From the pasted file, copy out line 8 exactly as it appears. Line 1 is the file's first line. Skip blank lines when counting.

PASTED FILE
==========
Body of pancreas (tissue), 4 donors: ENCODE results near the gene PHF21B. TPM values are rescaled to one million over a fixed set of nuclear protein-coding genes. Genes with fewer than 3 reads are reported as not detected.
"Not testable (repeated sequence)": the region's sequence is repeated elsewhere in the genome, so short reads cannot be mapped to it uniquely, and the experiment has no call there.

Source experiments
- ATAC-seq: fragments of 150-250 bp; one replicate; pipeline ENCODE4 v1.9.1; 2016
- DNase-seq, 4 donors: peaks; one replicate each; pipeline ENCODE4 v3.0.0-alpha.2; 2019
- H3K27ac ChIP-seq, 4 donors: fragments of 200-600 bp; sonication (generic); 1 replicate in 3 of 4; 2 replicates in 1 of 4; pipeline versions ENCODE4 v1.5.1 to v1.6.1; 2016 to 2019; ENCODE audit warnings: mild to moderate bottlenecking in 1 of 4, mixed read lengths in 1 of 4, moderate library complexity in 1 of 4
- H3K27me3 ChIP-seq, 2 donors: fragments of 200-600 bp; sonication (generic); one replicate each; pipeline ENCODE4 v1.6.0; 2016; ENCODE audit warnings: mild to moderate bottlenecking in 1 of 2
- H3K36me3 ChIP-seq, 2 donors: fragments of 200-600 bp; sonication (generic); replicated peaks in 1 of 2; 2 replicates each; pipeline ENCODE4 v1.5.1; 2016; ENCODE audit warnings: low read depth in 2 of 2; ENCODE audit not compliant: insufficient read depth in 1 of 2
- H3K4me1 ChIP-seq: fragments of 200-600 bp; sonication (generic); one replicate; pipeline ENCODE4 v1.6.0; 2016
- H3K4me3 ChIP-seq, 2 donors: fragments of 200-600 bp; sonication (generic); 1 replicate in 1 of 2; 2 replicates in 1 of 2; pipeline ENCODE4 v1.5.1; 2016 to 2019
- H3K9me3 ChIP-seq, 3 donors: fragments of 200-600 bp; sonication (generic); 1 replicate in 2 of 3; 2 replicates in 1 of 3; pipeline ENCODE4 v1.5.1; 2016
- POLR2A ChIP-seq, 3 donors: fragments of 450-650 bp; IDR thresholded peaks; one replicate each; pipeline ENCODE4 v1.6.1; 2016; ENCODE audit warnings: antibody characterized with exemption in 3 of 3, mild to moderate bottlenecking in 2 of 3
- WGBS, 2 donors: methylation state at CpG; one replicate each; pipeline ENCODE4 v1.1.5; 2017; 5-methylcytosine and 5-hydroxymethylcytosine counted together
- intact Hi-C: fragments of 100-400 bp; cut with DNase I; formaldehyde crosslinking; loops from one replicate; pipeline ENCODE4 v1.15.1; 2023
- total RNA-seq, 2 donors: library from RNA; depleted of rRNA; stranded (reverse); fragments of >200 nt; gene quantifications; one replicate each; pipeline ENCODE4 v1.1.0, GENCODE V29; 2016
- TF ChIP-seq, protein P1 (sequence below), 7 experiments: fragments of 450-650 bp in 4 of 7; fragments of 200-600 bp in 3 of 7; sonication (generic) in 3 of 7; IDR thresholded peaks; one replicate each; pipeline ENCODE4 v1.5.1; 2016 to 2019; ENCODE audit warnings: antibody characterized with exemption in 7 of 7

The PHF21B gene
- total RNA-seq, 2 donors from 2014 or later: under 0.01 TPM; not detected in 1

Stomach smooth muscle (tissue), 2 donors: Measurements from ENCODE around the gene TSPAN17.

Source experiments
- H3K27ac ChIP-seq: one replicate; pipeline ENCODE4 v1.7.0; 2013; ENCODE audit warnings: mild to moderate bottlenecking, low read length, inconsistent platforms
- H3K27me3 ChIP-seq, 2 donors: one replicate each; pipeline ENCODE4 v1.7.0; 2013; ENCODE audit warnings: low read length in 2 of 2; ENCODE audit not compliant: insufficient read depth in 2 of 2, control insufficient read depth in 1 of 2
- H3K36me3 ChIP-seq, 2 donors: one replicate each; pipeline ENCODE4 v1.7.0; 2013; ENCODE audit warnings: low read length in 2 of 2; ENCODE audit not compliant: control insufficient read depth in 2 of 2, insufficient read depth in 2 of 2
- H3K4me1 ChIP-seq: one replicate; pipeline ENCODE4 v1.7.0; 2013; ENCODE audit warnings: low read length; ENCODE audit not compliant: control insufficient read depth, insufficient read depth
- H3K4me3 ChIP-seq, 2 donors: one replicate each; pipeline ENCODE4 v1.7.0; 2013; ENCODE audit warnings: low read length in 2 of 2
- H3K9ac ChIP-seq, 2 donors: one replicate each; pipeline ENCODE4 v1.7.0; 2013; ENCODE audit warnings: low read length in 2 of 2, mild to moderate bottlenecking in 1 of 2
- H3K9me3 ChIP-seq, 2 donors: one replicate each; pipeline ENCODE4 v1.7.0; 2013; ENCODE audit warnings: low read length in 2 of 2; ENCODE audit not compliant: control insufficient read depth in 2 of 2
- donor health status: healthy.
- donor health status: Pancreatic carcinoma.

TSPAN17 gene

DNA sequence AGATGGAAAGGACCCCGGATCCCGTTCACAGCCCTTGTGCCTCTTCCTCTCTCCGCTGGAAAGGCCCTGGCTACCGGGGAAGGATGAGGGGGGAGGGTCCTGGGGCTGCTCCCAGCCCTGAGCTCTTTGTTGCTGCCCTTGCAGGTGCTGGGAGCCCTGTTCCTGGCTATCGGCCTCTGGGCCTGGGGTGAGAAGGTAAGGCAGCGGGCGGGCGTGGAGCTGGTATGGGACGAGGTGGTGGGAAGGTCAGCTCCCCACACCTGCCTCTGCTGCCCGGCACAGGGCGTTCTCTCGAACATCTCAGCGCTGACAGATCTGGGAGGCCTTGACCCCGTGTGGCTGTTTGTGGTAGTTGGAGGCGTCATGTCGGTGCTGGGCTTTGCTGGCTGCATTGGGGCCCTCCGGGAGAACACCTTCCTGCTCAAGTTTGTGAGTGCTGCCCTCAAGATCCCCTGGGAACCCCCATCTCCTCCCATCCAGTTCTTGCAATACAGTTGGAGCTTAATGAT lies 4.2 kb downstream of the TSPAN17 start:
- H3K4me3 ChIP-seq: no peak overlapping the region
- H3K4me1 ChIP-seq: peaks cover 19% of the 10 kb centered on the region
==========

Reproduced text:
- H3K36me3 ChIP-seq, 2 donors: fragments of 200-600 bp; sonication (generic); replicated peaks in 1 of 2; 2 replicates each; pipeline ENCODE4 v1.5.1; 2016; ENCODE audit warnings: low read depth in 2 of 2; ENCODE audit not compliant: insufficient read depth in 1 of 2